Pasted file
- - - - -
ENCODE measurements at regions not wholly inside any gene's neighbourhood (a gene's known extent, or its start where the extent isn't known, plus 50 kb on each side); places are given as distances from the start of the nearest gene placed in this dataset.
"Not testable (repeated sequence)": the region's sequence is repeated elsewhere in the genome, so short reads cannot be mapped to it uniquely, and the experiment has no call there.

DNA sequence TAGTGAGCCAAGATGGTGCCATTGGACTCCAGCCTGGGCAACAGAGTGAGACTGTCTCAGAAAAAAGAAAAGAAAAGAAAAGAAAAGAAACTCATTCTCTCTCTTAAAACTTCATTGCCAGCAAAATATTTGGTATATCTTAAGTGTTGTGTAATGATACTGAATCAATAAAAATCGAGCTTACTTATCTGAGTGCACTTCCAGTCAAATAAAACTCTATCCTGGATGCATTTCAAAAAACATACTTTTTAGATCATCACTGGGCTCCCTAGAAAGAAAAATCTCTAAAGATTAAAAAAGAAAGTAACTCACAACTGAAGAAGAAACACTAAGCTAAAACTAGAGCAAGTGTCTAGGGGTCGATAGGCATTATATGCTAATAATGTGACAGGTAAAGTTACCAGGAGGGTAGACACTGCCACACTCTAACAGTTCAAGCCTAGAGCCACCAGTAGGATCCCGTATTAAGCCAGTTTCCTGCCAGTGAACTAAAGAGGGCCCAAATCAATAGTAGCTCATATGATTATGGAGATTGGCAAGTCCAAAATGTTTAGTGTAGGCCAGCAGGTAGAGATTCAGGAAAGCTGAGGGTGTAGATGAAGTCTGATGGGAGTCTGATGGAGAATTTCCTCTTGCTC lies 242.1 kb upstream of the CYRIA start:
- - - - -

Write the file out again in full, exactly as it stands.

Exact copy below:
ENCODE measurements at regions not wholly inside any gene's neighbourhood (a gene's known extent, or its start where the extent isn't known, plus 50 kb on each side); places are given as distances from the start of the nearest gene placed in this dataset.
"Not testable (repeated sequence)": the region's sequence is repeated elsewhere in the genome, so short reads cannot be mapped to it uniquely, and the experiment has no call there.

DNA sequence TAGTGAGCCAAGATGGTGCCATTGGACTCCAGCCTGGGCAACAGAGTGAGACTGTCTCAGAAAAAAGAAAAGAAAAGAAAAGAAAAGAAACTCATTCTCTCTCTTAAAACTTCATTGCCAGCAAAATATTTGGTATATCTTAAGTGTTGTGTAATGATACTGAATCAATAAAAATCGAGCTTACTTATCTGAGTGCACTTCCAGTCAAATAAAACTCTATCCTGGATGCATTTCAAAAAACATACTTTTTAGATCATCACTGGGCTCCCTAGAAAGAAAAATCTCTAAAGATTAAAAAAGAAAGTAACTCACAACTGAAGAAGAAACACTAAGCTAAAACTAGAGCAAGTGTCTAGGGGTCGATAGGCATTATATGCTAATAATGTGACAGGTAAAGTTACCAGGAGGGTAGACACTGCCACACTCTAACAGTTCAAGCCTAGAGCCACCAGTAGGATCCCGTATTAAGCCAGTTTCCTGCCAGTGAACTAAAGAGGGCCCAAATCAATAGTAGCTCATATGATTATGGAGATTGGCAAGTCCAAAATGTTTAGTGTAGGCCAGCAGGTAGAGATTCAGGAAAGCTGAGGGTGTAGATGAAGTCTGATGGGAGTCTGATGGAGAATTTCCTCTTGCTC lies 242.1 kb upstream of the CYRIA start: